Cluj-Napoca leads regional office markets ranking

Newsroom 13/07/2014 | 12:07

Over 60,000 sqm of modern office space will be delivered this year outside Bucharest, the bulk of which, more than 50,000 sqm, will be in Cluj-Napoca.

Simona Bazavan

With its large and well trained labor force, good infrastructure and attractive occupancy costs, Cluj-Napoca, Romania’s second largest city, has grown to become the second most attractive hub after Bucharest for BPOs and SSCs, say real estate representatives. The office market is keeping up with the rising demand and this year should see the delivery of more than 50,000 sqm of modern office space, which is the equivalent of almost half of the city’s existing stock.

“Demand is coming from companies that are already present in Cluj-Napoca, companies which are familiar with the country, the city, the local mentality and legal system. So it is organic growth. They either expand their existing departments or they relocate new activities here,” Romanian businessman Ovidiu Sandor told BR.

This May, he and real estate investment fund New Europe Property Investments (NEPI) delivered the first building of The Office, a class A project in the city’s downtown area. EUR 26 million was invested in the first phase (in 19,000 sqm of built area) and the owners are now getting ready to start the second phase (18,000 sqm). The total project will feature 54,000 sqm and should be completed by 2016. Sandor, who is a shareholder and the president of Moda-Tim, is also the developer of the City Business Centre office project in Timisoara, which he sold to NEPI in early 2012 for an estimated EUR 90 million.

In addition to The Office, 2014 should also see the delivery of United Business Centre Tower (10,000 sqm) from Iulius Group, the second phase of Liberty Technology Park (13,400 sqm) by Fribourg Development and the second phase of Cluj Business Center (8,000 sqm) from Felinvest, according to JLL data.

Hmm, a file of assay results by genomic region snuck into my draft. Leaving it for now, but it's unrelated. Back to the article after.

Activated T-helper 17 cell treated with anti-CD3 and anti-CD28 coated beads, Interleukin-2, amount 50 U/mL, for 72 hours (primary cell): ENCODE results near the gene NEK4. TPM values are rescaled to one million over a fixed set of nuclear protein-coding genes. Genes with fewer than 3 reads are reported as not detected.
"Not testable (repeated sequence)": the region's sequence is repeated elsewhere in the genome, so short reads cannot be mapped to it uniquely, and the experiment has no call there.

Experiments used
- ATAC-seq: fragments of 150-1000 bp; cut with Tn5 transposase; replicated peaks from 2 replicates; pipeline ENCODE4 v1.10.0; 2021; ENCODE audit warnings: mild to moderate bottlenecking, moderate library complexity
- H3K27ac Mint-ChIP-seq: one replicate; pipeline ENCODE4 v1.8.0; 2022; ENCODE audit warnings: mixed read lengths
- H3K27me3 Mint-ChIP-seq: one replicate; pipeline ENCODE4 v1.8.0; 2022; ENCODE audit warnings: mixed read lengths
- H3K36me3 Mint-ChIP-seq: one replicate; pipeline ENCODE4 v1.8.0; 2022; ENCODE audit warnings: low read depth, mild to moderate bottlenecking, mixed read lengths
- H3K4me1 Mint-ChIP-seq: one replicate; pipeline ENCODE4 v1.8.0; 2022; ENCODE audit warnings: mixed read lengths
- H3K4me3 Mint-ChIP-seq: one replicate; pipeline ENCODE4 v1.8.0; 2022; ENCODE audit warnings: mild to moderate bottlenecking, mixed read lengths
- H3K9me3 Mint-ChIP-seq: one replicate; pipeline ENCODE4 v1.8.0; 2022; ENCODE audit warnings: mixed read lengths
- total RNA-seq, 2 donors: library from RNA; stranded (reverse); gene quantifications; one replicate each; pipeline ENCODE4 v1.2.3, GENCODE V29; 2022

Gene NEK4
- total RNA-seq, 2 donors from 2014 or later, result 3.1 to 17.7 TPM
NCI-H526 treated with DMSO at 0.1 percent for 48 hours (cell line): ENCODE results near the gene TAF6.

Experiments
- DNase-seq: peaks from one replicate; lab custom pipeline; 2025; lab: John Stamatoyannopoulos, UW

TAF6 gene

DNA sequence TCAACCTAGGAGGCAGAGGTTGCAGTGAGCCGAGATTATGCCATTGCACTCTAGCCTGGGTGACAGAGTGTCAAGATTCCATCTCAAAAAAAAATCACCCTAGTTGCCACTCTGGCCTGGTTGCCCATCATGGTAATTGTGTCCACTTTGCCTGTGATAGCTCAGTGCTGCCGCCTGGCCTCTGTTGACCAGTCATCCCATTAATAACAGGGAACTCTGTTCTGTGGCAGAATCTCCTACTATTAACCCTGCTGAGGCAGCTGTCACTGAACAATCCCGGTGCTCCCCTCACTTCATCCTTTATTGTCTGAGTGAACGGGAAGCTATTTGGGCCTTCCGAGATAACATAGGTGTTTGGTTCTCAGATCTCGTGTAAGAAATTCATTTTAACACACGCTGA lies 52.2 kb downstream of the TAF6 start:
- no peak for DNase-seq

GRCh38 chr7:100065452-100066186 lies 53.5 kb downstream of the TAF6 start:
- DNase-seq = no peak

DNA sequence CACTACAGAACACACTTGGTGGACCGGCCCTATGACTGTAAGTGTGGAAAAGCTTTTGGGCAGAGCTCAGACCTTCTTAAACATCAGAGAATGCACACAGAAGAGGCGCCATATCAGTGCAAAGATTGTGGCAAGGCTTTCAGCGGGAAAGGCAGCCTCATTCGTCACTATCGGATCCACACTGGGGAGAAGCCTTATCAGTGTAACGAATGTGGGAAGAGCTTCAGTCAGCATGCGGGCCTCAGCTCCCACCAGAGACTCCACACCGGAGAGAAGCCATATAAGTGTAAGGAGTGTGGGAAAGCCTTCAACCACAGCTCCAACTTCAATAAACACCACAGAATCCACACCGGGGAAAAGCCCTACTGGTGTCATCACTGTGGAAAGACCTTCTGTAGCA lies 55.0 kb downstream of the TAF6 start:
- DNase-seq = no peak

Given the huge demand for office space, from existing firms looking to expand as well as from newcomers, the market will absorb all this, believes Sandor. And it is the attractiveness of the local labor pool that keeps bringing in new business.

“Foreign companies come to cities like Bucharest, Cluj-Napoca or Timisoara because of their human resources. And Cluj-Napoca has 50 percent more college graduates than Timisoara, for example. This matters, as does the fact that according to a report, about half of these graduates plan to remain in the city after completing their studies, compared to only 20 percent in Iasi, for example,” he added.

In addition to this, the city has got a lot of good publicity over recent years and has managed to earn itself the image of a dynamic business destination.

And while the capital continues to get the lion’s share in terms of new business, there are signs that things are changing.

“Bucharest is no longer by default the first option for investors. And there are two reasons for this. First of all, the labor force is about 30 percent more expensive than in Timisoara or Cluj-Napoca. Secondly, in these cities staff turnover is lower than in the capital. There is a different mentality here,” outlined Sandor.

In the future, the businessman expects Cluj-Napoca and other cities in Romania to continue to attract companies active in the IT sector and engineering, meaning all technical areas except IT. “The service sector is also strong in Cluj-Napoca. These are the main areas where we think we will see more players. And I also think there will be more American investors. Cluj-Npoca already has a stronger American presence than Timisoara. I wouldn’t be surprised to see more American investors come to Cluj-Npoca,” he concluded.

 

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